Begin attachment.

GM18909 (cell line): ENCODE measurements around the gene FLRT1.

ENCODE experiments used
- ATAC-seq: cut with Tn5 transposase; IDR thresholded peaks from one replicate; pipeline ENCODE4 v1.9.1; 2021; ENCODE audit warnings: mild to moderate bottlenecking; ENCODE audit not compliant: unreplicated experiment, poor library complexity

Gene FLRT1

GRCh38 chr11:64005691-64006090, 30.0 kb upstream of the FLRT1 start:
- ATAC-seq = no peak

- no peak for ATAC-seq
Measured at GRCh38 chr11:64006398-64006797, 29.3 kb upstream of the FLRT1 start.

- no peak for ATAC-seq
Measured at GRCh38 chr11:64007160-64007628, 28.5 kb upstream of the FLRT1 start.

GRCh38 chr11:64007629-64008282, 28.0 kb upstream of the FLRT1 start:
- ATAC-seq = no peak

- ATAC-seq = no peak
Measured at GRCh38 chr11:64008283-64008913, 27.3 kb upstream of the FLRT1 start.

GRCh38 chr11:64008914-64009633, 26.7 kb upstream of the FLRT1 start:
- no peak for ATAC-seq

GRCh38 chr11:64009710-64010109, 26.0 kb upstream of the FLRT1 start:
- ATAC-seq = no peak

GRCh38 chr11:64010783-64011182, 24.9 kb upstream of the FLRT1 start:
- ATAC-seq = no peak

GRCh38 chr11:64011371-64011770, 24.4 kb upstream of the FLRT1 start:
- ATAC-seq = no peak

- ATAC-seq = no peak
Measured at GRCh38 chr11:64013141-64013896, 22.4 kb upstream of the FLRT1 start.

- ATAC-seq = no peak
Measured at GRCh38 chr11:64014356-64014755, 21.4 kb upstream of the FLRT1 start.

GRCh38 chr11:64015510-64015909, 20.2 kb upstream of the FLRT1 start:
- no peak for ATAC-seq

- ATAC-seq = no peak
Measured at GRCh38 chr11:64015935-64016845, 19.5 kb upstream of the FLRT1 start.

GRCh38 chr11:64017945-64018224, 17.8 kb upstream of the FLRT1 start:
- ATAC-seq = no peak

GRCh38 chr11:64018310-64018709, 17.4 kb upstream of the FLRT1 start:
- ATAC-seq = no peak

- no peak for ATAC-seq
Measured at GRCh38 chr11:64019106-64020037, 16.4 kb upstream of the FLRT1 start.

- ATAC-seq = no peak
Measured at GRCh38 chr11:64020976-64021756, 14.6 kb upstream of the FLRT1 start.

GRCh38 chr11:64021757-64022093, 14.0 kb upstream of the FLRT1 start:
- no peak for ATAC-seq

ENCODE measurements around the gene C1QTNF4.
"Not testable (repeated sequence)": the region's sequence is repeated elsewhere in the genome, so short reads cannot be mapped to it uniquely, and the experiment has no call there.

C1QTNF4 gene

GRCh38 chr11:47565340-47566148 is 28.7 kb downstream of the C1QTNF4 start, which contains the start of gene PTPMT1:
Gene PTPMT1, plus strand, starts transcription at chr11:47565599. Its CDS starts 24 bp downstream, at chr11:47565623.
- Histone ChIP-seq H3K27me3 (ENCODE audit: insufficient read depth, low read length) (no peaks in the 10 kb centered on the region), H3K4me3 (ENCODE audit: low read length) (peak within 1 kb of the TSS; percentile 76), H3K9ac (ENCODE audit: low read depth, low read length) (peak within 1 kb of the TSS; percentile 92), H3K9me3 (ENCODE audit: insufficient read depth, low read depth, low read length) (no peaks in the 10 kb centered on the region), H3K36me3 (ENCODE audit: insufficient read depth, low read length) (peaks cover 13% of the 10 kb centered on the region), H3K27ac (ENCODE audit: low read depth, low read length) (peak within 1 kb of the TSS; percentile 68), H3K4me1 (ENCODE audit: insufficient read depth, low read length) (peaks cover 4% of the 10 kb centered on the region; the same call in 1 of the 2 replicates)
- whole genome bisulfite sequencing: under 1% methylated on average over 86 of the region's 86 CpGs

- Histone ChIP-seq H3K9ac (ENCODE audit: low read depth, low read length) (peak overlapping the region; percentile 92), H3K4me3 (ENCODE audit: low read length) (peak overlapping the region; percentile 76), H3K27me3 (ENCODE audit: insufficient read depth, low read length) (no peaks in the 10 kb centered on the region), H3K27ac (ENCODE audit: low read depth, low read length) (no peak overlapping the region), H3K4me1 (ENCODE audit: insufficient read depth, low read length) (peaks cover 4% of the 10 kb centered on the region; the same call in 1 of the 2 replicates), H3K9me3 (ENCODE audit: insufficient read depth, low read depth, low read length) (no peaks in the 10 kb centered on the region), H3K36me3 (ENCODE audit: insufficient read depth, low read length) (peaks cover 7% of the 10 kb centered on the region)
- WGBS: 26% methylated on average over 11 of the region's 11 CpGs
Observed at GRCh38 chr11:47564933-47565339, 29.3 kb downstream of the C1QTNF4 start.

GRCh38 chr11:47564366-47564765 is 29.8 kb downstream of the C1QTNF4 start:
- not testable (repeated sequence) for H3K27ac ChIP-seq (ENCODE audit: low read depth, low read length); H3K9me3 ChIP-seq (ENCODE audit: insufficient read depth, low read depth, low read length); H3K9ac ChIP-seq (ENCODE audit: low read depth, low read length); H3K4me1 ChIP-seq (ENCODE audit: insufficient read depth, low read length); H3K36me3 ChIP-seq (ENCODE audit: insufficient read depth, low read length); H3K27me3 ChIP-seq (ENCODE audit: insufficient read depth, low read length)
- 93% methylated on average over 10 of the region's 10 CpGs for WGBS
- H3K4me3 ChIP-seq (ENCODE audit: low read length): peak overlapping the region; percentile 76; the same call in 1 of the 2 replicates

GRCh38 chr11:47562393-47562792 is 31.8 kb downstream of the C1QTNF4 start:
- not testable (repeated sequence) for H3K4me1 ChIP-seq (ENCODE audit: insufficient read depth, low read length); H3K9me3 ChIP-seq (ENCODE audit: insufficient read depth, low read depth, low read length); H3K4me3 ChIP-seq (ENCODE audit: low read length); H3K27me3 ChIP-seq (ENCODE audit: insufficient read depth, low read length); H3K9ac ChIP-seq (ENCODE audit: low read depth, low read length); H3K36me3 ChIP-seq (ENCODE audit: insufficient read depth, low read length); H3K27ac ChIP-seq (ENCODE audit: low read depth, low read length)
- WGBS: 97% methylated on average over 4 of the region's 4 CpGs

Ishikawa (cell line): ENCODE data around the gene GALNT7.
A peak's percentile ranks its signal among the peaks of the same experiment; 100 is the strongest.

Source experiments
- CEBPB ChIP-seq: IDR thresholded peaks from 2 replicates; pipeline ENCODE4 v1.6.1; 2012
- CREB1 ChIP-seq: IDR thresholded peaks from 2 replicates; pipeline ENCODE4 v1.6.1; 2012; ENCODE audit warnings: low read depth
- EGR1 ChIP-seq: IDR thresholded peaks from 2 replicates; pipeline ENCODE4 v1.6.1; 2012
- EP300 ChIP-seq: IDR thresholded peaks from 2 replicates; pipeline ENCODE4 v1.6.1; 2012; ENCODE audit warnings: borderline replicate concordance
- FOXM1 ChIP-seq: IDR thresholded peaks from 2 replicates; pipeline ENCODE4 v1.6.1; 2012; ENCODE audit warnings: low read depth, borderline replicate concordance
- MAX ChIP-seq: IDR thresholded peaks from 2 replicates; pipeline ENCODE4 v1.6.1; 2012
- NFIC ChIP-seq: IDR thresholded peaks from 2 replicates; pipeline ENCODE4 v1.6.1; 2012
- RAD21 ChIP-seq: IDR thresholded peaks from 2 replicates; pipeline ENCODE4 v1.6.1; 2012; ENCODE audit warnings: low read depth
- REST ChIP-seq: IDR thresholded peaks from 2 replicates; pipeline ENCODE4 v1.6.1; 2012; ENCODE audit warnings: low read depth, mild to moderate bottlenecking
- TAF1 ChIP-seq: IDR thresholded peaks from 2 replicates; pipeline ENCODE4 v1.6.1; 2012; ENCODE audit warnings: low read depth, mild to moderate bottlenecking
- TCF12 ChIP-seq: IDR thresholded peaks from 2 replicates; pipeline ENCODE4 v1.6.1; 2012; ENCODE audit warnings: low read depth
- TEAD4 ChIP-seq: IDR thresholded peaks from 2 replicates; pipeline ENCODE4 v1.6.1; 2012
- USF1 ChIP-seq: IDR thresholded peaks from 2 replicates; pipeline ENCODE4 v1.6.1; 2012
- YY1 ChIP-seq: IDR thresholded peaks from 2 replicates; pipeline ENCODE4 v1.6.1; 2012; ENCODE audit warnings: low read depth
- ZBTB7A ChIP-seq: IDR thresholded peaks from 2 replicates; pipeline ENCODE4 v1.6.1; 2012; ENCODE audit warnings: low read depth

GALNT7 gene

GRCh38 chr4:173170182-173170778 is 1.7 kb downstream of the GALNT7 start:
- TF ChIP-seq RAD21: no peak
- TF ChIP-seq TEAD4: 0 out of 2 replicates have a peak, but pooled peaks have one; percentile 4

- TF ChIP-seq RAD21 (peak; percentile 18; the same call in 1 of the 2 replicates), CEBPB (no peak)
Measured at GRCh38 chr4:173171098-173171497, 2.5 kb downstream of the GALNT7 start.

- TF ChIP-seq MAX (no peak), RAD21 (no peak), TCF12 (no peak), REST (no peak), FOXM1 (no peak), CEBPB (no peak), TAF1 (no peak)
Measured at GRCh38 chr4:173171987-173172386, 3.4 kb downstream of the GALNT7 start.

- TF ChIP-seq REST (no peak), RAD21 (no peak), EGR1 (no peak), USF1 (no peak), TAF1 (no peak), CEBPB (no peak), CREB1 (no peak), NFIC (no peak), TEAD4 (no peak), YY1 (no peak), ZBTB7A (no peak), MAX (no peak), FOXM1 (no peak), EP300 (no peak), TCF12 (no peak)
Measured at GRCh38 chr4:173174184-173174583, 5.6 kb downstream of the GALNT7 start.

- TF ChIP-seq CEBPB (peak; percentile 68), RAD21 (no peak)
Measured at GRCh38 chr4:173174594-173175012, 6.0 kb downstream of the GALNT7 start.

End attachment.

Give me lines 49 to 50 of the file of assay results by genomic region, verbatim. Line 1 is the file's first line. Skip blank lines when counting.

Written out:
- WGBS: 26% methylated on average over 11 of the region's 11 CpGs
Observed at GRCh38 chr11:47564933-47565339, 29.3 kb downstream of the C1QTNF4 start.